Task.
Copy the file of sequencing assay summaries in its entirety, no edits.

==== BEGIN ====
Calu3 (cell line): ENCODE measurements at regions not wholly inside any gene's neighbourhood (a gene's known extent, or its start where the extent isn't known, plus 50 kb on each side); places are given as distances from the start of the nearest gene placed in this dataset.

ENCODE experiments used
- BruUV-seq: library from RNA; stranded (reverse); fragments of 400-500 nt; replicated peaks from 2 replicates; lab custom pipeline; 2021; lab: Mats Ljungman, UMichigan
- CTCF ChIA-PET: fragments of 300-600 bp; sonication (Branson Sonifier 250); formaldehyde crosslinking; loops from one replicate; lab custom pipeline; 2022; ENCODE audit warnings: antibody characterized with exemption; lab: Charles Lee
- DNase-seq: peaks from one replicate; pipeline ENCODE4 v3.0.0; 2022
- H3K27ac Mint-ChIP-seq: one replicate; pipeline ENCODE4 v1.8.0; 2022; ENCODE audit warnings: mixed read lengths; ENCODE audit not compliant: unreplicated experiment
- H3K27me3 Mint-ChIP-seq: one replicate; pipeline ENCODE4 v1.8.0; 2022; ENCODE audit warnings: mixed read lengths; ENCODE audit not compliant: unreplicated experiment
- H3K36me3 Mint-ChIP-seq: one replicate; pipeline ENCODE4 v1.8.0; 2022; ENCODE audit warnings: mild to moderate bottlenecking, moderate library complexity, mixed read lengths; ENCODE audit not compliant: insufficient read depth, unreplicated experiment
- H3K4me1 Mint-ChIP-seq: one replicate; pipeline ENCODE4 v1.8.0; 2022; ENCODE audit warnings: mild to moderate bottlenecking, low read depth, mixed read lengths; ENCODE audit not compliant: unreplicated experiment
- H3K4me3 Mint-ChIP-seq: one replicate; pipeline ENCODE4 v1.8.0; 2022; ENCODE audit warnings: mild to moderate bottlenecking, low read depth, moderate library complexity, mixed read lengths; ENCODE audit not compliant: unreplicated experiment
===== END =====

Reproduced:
Calu3 (cell line): ENCODE measurements at regions not wholly inside any gene's neighbourhood (a gene's known extent, or its start where the extent isn't known, plus 50 kb on each side); places are given as distances from the start of the nearest gene placed in this dataset.

ENCODE experiments used
- BruUV-seq: library from RNA; stranded (reverse); fragments of 400-500 nt; replicated peaks from 2 replicates; lab custom pipeline; 2021; lab: Mats Ljungman, UMichigan
- CTCF ChIA-PET: fragments of 300-600 bp; sonication (Branson Sonifier 250); formaldehyde crosslinking; loops from one replicate; lab custom pipeline; 2022; ENCODE audit warnings: antibody characterized with exemption; lab: Charles Lee
- DNase-seq: peaks from one replicate; pipeline ENCODE4 v3.0.0; 2022
- H3K27ac Mint-ChIP-seq: one replicate; pipeline ENCODE4 v1.8.0; 2022; ENCODE audit warnings: mixed read lengths; ENCODE audit not compliant: unreplicated experiment
- H3K27me3 Mint-ChIP-seq: one replicate; pipeline ENCODE4 v1.8.0; 2022; ENCODE audit warnings: mixed read lengths; ENCODE audit not compliant: unreplicated experiment
- H3K36me3 Mint-ChIP-seq: one replicate; pipeline ENCODE4 v1.8.0; 2022; ENCODE audit warnings: mild to moderate bottlenecking, moderate library complexity, mixed read lengths; ENCODE audit not compliant: insufficient read depth, unreplicated experiment
- H3K4me1 Mint-ChIP-seq: one replicate; pipeline ENCODE4 v1.8.0; 2022; ENCODE audit warnings: mild to moderate bottlenecking, low read depth, mixed read lengths; ENCODE audit not compliant: unreplicated experiment
- H3K4me3 Mint-ChIP-seq: one replicate; pipeline ENCODE4 v1.8.0; 2022; ENCODE audit warnings: mild to moderate bottlenecking, low read depth, moderate library complexity, mixed read lengths; ENCODE audit not compliant: unreplicated experiment